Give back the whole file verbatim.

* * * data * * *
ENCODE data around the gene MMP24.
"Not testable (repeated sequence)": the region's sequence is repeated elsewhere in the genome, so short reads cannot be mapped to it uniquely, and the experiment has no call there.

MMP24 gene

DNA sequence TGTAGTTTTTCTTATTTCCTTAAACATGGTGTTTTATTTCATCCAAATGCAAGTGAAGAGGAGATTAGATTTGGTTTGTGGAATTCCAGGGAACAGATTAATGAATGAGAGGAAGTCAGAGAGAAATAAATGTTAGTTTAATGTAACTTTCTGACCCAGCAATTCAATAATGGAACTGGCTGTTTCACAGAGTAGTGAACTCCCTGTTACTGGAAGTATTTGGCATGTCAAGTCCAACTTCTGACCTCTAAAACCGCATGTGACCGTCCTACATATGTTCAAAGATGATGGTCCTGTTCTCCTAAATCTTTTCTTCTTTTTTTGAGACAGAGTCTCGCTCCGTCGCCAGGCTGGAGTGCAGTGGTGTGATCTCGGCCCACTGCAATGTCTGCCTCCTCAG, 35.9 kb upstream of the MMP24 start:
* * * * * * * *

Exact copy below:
ENCODE data around the gene MMP24.
"Not testable (repeated sequence)": the region's sequence is repeated elsewhere in the genome, so short reads cannot be mapped to it uniquely, and the experiment has no call there.

MMP24 gene

DNA sequence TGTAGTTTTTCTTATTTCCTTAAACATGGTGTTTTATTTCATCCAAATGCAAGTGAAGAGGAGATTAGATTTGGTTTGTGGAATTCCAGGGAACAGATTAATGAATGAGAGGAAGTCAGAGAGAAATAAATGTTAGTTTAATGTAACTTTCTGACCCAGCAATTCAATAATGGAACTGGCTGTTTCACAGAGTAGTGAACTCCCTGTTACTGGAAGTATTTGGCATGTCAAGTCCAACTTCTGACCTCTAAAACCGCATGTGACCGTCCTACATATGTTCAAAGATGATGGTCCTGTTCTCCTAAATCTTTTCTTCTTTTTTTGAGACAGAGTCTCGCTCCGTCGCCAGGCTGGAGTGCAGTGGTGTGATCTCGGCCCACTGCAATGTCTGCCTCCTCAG, 35.9 kb upstream of the MMP24 start: